A. Yes and yes. Prime contractors are required to include the clause in “every subcontract or purchase order” with every subcontractor and vendor. This language represents unprecedented reach for a government procurement clause. Typically, government contractors only are required to flow down contract clauses to subcontractors, not vendors; and certain subcontractors (e.g., commercial item subcontractors) only have to accept a limited number of flowdowns. Clearly, this EO was drafted to reach as many companies as possible.
How Will The Government Audit/Investigate Compliance?
A. The OFCCP has set-up a hotline (both phone and e-mail) to receive complaints alleging violations of the EO. The hotline allows for both firsthand complaints as well as third-party complaints. Upon receipt of a Complaint, the OFCCP immediately will investigate the allegations in accordance with its “standard procedures.” However, unlike other audits performed by the OFCCP, an investigation for violations of this EO likely will be fairly swift as it will be heavily focused on documents reflecting training given and/or available to employees. Additionally, it will not be as data driven as other OFCCP audits; instead, it will be focused on how the complainant subjectively feels and/or how others felt when receiving the training.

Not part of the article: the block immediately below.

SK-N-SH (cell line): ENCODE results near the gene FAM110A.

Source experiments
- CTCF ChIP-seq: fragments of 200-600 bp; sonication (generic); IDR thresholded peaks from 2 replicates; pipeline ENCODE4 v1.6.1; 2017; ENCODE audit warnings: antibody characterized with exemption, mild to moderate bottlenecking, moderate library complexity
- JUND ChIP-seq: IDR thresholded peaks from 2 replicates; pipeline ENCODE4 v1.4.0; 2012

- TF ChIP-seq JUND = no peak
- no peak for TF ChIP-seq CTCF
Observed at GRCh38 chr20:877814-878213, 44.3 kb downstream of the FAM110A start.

DOL’s enforcement here likely will align with the Agency’s broader efforts to scrutinize companies’ heightened focus on diversity and inclusion programs. To get a sense of what those broader efforts look like, take a look at DOL’s actions with regard to Microsoft.
What Are The Risks Of Non-Compliance?